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pone-0039091-g002: Specific expression of WAS-promoter driven LVs in hESCs-derived hematopoietic cells.(A) Representation of the SIN LVs used to transduce hESCs. WE vector [31] contains a 500-bp fragment of the human WAS proximal promoter driving the expression of the reporter gene eGFP. The AWE vector [33] contains an aditional 387-bp fragment of the WAS alternative promoter. The CE and pLVTHM are control lentiviral vectors expressing constitutively eGFP through the CMV and the EF1α promoters, respectively. (B) Constitutive LVs (CE and pLVTHM) express eGFP in hESC undifferentiated cells (AND-1) while the hematopoietic-specific AWE and WE LVs are silent. AND-1 cells were transduced with the LVs in order to obtain 0.5–3 vg/c (see materials and methods). (C) Hematopoietic differentiation induces eGFP expression in AWE and WE-transduced hESCs. AWE-, WE- and pLVTHM- transduced H9 cells were prompt to differentiate and 22 days later analyzed for eGFP expression (Middle plots). eGFP+ (right) and eGFP− (left) populations were analyzed for expression of mature hematopoietic markers CD45 and CD33. Note that WE and AWE-transduced cells (top and middle plots) mark specifically CD45+CD33+ cells while pLVTHM (bottom plots) express eGFP equally in hematopoietic and non-hematopoietic cells. (D) Graph showing the percentage of CD45+ cells within the eGFP+ population from AWE-, WE- and pLVTHM-transduced hESCs at day 22. AWE and WE- transduced cells did not show statistics differences. pLVTHM-transduced hESCs were used as controls. Data are average of at least three independent experiments +/− SEM *** P = 0.0002; ** P = 0.0023 (E) Neuronal and endothelial differentiation of AWE-transduced hESCs does not induce eGFP expression. AWE-transduced H9 cells (AWE) were differentiated into neural progenitors (Top plots) and endothelium (middle plots) and analyzed for eGFP, A2B5 (an early neuroectodermal marker) and VE-Cadherine (an endothelial marker) expression. The AWE-transduced H9 cells were also used for EB-mediated hematopoietic differentiation and analyzed after 22 days for eGFP and CD45 (Right plot). Untransduced (NT) H9 were used as a negative control for eGFP expression.

Mentions: We have previously described the development of two hematopoietic-specific WAS-promoter-driven LVs: WE [31] an AWE [33] (Figure 2A). The WE LV harbours a 500 bp fragment from the WAS proximal promoter driving the expression of eGFP and the AWE LV contains an additional 387 pb from the WAS alternative promoter upstream of the proximal promoter. In order to determine the ability of WE and AWE LVs to transduce hESCs, we incubated the AND-1 cell line with the LV-containing supernatants. Two other constitutive vectors, CE [40] and pLVTHM [39], driving eGFP expression through the CMV and EF1-α promoters respectively, were used as controls. All LVs efficiently integrated into the hESCs (as determined by Q-PCR) achieving 0.6–1.4 vector genome per cell (vg/c). However, only the constitutive vectors CE and pLVTHM expressed the transgene in the undifferentiated hESCs (Figure 2B). The transduction protocol did not affect the pluripotency of the hESCs as demonstrated by the expression of pluripotency markers and their ability to form teratomas in NOD-SCID mice (data not shown).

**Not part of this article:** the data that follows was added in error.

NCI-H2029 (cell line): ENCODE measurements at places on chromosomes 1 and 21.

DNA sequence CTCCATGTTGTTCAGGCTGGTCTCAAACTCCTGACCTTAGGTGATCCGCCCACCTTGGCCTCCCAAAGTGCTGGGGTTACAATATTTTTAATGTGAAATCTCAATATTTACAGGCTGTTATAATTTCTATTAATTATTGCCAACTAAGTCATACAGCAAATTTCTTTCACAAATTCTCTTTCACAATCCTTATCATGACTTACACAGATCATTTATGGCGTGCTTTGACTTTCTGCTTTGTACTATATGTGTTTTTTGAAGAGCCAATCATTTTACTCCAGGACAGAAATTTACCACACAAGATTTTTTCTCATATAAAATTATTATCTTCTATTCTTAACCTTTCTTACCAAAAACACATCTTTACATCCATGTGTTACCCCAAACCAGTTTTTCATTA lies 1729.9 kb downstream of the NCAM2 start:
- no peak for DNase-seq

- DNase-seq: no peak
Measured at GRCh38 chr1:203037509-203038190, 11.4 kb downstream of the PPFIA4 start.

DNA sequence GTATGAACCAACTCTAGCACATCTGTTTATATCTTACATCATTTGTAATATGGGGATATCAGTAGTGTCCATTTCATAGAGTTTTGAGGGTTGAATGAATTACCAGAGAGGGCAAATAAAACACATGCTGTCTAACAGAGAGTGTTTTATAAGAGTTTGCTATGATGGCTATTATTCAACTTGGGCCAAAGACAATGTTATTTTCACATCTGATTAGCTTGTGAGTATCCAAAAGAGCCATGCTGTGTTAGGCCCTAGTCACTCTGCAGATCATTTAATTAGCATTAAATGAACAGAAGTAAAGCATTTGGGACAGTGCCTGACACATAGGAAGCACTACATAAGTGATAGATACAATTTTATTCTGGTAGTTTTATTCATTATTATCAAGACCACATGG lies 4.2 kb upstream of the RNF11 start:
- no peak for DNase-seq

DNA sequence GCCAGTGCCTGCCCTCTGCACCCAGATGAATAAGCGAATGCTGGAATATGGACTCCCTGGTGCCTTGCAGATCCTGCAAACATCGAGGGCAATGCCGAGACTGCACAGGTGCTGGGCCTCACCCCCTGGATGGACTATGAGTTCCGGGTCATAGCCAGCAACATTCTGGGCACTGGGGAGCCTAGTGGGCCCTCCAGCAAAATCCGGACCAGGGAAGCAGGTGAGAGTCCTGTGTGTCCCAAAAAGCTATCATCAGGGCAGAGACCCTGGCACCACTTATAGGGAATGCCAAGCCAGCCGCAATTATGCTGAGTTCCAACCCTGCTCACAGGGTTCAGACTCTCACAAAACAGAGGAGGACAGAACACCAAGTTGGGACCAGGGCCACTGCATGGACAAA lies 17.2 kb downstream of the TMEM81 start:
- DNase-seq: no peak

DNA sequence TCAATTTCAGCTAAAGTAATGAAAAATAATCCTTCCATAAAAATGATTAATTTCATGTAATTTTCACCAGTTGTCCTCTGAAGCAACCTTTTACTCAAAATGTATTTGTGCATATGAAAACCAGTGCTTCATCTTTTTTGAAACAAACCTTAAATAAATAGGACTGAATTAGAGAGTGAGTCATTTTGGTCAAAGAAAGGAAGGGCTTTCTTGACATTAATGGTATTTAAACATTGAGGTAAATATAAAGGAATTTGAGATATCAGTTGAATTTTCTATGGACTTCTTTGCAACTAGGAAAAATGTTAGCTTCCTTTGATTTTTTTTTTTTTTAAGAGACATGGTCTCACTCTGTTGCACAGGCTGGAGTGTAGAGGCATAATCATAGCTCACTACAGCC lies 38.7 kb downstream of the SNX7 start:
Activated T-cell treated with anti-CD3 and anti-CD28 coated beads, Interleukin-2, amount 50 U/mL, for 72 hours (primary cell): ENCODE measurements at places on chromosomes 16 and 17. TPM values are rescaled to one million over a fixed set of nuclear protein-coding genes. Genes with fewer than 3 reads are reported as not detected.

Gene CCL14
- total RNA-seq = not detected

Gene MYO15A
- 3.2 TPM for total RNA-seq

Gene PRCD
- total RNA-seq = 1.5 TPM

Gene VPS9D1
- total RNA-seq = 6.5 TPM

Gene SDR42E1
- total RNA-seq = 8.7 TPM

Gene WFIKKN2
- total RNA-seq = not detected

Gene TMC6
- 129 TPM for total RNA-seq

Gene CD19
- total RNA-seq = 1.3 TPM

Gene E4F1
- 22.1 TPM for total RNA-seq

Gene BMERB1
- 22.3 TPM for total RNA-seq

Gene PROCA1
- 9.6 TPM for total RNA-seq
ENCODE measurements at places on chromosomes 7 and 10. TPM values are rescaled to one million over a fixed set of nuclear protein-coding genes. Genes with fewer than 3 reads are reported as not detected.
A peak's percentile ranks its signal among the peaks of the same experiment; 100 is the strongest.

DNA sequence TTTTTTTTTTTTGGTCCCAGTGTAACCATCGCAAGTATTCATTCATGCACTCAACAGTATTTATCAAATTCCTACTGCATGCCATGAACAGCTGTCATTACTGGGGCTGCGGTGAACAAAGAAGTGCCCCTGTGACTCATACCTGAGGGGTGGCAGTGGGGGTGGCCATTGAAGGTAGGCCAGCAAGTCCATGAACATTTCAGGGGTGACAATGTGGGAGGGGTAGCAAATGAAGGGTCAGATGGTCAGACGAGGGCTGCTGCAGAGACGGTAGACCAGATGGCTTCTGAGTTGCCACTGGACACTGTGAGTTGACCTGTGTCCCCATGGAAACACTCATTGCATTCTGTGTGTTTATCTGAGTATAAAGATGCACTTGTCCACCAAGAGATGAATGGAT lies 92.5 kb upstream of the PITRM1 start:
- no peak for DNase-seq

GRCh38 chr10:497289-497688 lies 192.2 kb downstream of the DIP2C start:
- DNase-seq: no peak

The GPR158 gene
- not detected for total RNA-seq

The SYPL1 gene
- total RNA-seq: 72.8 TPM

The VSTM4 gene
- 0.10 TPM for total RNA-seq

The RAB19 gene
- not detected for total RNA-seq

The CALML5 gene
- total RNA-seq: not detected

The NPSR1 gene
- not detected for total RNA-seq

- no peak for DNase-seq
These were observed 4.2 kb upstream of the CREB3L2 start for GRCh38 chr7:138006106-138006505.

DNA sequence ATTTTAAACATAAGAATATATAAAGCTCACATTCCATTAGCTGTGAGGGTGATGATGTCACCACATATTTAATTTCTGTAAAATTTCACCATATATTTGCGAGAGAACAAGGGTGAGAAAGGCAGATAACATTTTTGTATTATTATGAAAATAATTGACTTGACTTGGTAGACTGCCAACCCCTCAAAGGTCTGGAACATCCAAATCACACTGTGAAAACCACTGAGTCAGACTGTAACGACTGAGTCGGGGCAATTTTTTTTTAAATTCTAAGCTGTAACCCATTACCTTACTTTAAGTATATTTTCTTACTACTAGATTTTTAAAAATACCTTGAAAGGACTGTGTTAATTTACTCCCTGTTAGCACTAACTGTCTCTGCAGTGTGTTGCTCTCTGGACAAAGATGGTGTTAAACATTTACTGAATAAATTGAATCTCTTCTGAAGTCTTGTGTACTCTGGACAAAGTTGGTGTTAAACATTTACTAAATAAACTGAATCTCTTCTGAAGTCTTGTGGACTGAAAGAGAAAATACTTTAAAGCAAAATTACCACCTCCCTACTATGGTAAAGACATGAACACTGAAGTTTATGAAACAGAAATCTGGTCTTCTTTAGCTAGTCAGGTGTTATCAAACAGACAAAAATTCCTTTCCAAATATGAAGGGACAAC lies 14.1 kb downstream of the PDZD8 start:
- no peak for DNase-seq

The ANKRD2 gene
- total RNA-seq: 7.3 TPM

Specific marking of hESCs-derived hematopoietic lineage by WAS-promoter driven lentiviral vectors.

Muñoz P, Toscano MG, Real PJ, Benabdellah K, Cobo M, Bueno C, Ramos-Mejía V, Menendez P, Anderson P, Martín F - PLoS ONE (2012)

Specific expression of WAS-promoter driven LVs in hESCs-derived hematopoietic cells.(A) Representation of the SIN LVs used to transduce hESCs. WE vector [31] contains a 500-bp fragment of the human WAS proximal promoter driving the expression of the reporter gene eGFP. The AWE vector [33] contains an aditional 387-bp fragment of the WAS alternative promoter. The CE and pLVTHM are control lentiviral vectors expressing constitutively eGFP through the CMV and the EF1α promoters, respectively. (B) Constitutive LVs (CE and pLVTHM) express eGFP in hESC undifferentiated cells (AND-1) while the hematopoietic-specific AWE and WE LVs are silent. AND-1 cells were transduced with the LVs in order to obtain 0.5–3 vg/c (see materials and methods). (C) Hematopoietic differentiation induces eGFP expression in AWE and WE-transduced hESCs. AWE-, WE- and pLVTHM- transduced H9 cells were prompt to differentiate and 22 days later analyzed for eGFP expression (Middle plots). eGFP+ (right) and eGFP− (left) populations were analyzed for expression of mature hematopoietic markers CD45 and CD33. Note that WE and AWE-transduced cells (top and middle plots) mark specifically CD45+CD33+ cells while pLVTHM (bottom plots) express eGFP equally in hematopoietic and non-hematopoietic cells. (D) Graph showing the percentage of CD45+ cells within the eGFP+ population from AWE-, WE- and pLVTHM-transduced hESCs at day 22. AWE and WE- transduced cells did not show statistics differences. pLVTHM-transduced hESCs were used as controls. Data are average of at least three independent experiments +/− SEM *** P = 0.0002; ** P = 0.0023 (E) Neuronal and endothelial differentiation of AWE-transduced hESCs does not induce eGFP expression. AWE-transduced H9 cells (AWE) were differentiated into neural progenitors (Top plots) and endothelium (middle plots) and analyzed for eGFP, A2B5 (an early neuroectodermal marker) and VE-Cadherine (an endothelial marker) expression. The AWE-transduced H9 cells were also used for EB-mediated hematopoietic differentiation and analyzed after 22 days for eGFP and CD45 (Right plot). Untransduced (NT) H9 were used as a negative control for eGFP expression.